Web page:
[Pitch] Variadic Sequences

Swift could make variadic parameter expressions more powerful by allowing repeated sequences of parameters in method definitions.

Here's a variadic function definition and call that is valid in Swift 5.7 syntax:

func myFunction(_ value: (name: String, age: Int)..., and otherName: String) {}

myFunction((name: "Ada", age: 26), (name: "Bob", age: 21), and: "Carl")

However, I believe the same definition/call should have the ability to look like this:

func myFunction(name: String..., age: ...Int, and anotherParameter: String) {}

myFunction(name: "Ada", age: 26, name: "Bob", age: 21, and: "Carl")

This could be a new language feature called a variadic sequence where any number of sequenced arguments can be included in a method definition. Note the new ...Int syntax: this represents the end of a variadic sequence. This feature gives developers a friendlier experience when writing method calls.

As for obtaining the variadic sequence within a function implementation, the dollar-sign syntax may be used. Alternatively, each varaidic sequence element can be obtained as an array of tuples via argument name. Finally, variadic sequence can be iterated through using a for in loop [1].

func myFunction(a: String..., b: ...Int) {
  let allSequences: [(a: String, b: Int)] = $0
  let allValuesOfA: [String] = a
  let allValuesOfB: [Int] = b

  for myA, myB in $0 {
    let aValue: String = myA
    let bValue: Int = myB

Proposed Specifics

  • Every variadic sequence begins and ends with open and close parameters. Open parameters use the Type... syntax. Close parameters use a new ...Type syntax.
func myFunction(_ open: String..., _ close: ...String) {}
  • Variadic sequences can contain middle parameters. The type of a middle parameter uses normal syntax:
// Variadic sequence with 3 elements
func myFunction(_ open: String..., _ middle: String, _ close: ...String) {}

// Variadic sequence with 4 elements
func myFunction(_ a: String..., _ b: String, _ c: String, _ d: ...String) {}
  • Variadic sequences can use any types desired.
func myFunction<T>(_ a: String..., _ b: Double, _ c: ...T, _ d: Int) {}

myFunction("Swift", 5.7, objectA, "Objective-C", 2.0, objectB, 1234)
  • Calls to functions with variadic sequence parameters can include as many repetitions as desired:
myFunction("A", 1, "B", 2, "C", 3, "D", 4) {}
  • Varadic sequence elements may be named [2]:
func myFunction<A, B>(property path: KeyPath<A, B>..., _ middle: Comparison, value: ...B) {}

myFunction(property: \.name, .equals, value: "Ada", property: \.age, .greaterThan, value: 21)
  • Multiple variadic sequences of varying lengths may be present in a method definition. In this case, each respective sequence is obtained using $0, $1, $2, etc.:
func myFunction(_ a: String..., _ b: ...Int, _ c: Double..., _d: Date, _ e: ...Int) {
  let abValues: [(String, Int)] = $0
  let cdeValues: [(Double, Date, Int)] = $1
  • Variadic sequences can be used alongside regular parameters, and existing variadic arguments:
func myFunction(_ a: String..., _ b: ...Int, _c: Double, _ d: Int...)
myFunction("Ada", 26, "Bob", 21, 5.7, 1, 2, 3, 4)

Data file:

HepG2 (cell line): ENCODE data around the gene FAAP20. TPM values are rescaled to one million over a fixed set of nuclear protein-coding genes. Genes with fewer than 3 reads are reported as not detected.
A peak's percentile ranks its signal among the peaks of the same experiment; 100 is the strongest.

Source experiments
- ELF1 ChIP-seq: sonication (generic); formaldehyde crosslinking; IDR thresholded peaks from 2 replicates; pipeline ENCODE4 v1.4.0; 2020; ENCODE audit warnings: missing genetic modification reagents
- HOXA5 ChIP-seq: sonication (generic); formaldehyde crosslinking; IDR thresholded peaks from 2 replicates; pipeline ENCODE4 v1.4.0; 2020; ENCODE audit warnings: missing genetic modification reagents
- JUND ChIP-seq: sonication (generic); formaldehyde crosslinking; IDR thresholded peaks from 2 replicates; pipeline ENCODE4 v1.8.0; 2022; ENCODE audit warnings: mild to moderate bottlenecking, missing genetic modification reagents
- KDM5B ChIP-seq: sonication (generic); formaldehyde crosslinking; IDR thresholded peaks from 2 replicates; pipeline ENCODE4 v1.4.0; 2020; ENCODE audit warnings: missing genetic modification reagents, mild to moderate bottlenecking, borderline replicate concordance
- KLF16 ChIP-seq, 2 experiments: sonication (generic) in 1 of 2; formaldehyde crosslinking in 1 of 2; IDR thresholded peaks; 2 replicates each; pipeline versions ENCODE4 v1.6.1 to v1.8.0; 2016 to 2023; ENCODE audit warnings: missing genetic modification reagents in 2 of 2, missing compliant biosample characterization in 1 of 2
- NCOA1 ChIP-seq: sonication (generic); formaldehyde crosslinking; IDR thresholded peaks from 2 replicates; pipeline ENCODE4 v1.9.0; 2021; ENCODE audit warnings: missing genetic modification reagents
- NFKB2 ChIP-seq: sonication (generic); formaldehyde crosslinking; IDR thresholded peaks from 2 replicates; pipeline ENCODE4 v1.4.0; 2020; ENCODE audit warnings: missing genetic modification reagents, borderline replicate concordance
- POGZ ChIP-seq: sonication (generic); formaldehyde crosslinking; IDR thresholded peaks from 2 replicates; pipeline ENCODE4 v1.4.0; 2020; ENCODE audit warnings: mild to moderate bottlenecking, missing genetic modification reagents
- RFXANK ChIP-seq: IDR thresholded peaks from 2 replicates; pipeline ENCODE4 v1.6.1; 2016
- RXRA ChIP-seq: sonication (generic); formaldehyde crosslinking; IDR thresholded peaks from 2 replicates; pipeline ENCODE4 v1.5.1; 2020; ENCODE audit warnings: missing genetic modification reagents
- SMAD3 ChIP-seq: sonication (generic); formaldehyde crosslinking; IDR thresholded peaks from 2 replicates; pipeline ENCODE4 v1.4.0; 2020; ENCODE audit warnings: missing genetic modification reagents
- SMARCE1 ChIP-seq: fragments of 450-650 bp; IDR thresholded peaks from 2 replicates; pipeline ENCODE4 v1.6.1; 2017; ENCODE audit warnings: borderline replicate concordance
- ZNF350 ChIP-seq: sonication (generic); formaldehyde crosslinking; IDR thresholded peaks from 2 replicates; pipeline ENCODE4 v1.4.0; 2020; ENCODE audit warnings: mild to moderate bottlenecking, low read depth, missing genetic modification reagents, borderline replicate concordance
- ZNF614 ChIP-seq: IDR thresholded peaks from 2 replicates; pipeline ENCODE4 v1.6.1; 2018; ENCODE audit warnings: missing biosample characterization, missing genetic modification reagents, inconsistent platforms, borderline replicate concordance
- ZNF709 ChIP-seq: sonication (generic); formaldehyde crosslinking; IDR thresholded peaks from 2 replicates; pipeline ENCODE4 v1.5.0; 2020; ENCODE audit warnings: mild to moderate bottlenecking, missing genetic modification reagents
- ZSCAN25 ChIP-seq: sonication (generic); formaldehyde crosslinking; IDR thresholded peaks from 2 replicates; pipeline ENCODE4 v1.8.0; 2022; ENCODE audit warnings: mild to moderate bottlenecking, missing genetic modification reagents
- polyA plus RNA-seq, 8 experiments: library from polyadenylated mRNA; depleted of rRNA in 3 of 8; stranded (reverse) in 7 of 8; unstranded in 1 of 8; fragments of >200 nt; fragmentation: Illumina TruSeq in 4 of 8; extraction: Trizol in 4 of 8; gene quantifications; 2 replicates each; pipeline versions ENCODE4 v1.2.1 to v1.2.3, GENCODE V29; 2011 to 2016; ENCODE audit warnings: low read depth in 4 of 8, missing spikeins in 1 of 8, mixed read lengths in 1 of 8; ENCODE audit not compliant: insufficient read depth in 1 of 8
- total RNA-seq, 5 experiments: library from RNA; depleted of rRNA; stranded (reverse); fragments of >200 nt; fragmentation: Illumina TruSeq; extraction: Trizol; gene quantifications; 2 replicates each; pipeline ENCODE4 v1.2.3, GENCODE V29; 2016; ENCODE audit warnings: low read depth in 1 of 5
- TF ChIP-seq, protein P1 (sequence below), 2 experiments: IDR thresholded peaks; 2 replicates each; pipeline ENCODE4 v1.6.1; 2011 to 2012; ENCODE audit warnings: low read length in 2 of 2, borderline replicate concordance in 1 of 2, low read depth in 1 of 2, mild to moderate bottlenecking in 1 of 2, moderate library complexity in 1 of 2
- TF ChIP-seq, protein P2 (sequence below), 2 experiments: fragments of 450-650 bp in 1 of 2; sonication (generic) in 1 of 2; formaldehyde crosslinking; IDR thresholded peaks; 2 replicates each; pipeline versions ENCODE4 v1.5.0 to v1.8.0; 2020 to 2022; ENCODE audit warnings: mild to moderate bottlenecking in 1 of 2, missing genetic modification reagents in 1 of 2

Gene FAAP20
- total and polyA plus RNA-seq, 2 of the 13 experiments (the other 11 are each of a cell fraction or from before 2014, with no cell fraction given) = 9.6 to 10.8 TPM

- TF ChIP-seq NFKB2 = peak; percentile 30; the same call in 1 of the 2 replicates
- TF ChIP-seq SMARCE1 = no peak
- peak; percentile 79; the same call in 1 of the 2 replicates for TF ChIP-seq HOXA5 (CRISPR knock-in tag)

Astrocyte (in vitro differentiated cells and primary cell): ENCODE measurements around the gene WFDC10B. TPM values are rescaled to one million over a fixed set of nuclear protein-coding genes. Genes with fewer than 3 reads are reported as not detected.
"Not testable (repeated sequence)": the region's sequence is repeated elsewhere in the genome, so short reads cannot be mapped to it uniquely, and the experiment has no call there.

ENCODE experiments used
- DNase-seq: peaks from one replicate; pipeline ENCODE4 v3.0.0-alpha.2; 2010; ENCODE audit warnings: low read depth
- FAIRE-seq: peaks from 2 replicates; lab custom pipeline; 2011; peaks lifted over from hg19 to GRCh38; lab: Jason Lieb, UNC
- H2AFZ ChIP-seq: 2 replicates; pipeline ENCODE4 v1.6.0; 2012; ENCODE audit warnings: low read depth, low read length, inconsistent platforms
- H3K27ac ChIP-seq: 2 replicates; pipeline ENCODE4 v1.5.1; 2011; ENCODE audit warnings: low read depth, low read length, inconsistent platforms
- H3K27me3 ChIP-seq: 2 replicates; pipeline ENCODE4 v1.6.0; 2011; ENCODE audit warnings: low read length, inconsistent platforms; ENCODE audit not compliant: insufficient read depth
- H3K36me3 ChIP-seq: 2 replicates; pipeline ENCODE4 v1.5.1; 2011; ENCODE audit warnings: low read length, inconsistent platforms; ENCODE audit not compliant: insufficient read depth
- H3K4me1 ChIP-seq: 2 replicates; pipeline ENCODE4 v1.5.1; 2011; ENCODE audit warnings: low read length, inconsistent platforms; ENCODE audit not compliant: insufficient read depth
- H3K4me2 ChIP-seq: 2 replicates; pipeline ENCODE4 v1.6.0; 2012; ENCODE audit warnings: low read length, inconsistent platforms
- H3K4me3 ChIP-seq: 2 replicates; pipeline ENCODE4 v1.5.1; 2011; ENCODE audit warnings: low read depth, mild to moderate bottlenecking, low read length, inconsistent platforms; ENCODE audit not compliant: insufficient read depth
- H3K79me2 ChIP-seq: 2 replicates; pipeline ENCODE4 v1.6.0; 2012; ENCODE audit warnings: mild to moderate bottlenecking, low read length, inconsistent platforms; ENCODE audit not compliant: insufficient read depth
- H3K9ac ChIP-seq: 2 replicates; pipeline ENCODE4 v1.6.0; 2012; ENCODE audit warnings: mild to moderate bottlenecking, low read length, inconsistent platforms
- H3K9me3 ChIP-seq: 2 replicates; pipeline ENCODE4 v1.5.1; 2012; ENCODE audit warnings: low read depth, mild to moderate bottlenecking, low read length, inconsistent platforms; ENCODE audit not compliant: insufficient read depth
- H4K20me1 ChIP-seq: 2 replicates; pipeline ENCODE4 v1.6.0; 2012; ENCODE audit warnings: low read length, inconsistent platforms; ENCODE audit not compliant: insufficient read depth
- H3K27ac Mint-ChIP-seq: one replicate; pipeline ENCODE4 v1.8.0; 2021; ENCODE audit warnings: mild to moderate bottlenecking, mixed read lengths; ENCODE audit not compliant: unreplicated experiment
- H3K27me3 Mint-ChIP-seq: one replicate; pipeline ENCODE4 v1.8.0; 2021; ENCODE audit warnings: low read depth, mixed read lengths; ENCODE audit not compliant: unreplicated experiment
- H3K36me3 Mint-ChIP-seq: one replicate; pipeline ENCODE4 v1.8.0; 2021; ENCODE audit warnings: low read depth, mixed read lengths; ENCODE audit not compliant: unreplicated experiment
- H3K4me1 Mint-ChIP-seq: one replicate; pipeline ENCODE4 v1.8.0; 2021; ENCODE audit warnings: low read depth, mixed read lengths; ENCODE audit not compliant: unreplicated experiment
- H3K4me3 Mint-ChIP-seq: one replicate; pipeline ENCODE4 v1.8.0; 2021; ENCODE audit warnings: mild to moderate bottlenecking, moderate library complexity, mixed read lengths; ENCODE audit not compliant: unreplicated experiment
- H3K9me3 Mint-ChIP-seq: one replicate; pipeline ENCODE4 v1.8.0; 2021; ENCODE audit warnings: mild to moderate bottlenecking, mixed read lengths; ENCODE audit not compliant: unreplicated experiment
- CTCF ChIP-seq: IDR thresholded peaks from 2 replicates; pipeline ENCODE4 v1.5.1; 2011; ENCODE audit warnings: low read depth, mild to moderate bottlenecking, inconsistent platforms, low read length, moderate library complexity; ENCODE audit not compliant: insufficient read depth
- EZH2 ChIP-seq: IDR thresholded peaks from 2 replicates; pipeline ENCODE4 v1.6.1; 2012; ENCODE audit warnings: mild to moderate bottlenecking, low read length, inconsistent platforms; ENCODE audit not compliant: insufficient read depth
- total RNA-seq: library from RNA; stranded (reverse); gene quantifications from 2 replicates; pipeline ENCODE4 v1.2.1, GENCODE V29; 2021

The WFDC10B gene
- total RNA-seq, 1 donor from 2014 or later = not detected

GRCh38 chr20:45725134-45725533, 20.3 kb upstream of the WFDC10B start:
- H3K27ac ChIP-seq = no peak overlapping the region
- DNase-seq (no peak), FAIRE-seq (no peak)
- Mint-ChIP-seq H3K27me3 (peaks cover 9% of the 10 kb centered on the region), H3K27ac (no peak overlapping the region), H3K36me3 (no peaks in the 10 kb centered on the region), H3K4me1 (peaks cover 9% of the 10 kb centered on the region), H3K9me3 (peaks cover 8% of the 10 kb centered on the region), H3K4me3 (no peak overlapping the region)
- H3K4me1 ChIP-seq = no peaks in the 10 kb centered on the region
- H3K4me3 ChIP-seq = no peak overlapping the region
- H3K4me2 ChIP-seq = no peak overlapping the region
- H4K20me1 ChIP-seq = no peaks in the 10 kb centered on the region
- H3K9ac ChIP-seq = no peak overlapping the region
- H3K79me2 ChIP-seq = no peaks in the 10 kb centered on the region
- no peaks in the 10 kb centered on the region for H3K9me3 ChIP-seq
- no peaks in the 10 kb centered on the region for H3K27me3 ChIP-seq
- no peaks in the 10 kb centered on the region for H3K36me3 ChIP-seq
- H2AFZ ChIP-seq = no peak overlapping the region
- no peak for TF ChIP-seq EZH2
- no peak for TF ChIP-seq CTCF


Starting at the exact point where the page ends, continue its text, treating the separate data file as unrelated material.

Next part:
• One may not create a varadic argument that is itself a variadic sequence.
  • Variadic sequences may not contain any varadic elements.
// Two invalid syntaxes
func myFunction(_ invalidOpen: (String...)..., _ close: ...String)
func myFunction(_ open: String..., _ middle: String, _ invalidMiddle: String..., _close: ...String)

Remaining Hiccups (ideas/help needed!)

  • I believe there should be some way to name variadic sequences. But doing so would require developers to learn another syntax rule (in addition to the feature's basic ...Close syntax). Moreover, I cannot imagine of a syntax that maintains Swift-like appearance. Here is my thought process:
// We aim to give this variadic sequence some name:
func f(_ a: String..., _ b: ...Int) {}
f("A", 1)

// Here's an attempted syntax:
func f(vals: _ a: String..., _ b: ...Int) {}
f(vals: "A", 1)
// The issue here is that the developer must learn the 'double: name:' syntax.
// Besides, this syntax isn't very developer-friendly.

// If we try to name sequence element parameters...
func f(vals: a: String..., b: ...Int) {}
f(vals: a: "A", b: 1)
// Again, it looks a bit messy.
  • I believe the dollar-sign syntax $0 (see [1]) used to obtain the variadic sequence array within a function's implementation may cause issues with Swift's syntax. This syntax is usually only seen within closures. I believe this issue could improved by either:

    • Using a special keyword to replace $0.
    • Using a variadic sequence name as mentioned in the first hiccup.
  • The value of the $0 variadic sequence ([(TypeA, ..., TypeB)]), an array of tuples, may have a naming clash issue. Would the argument name or parameter label be used in the tuple? Consider:

func f(a valA: String..., b valB: ...Int) {
  // Is $0 of type (a: String, b: Int) or (valA: String, valB: Int) ?
  let valueA: String = $0.a // Clash!
  let valueA: String = $0.valA // Clash!
  • The purpose of the following bullet point asks about the parity with Swift's existing Variadic Argument feature:
func f(a: Int...) {}
f(a: 1, 2, 3, 4) // The name label 'a' appears once.

If a variadic sequence can have named elements (see [2]), should only the first sequence of elements passed to a function call use names? Here is the question illustrated:

func f(name: String..., age: ...Int) {}

f(name: "Ada", age: 26, name: "Bob", age: 21) // Names always present
f(name: "Ada", age: 26, "Bob", 21) // Names on first sequence only


Please let me know if you have any ideas for my list of hiccups. Do you think this feature has the potential to be a part of the Swift Evolution process? Do you have any thoughts or improvements? I will be monitoring the comment thread! If this gets traction, I'll build it in a Swift fork.


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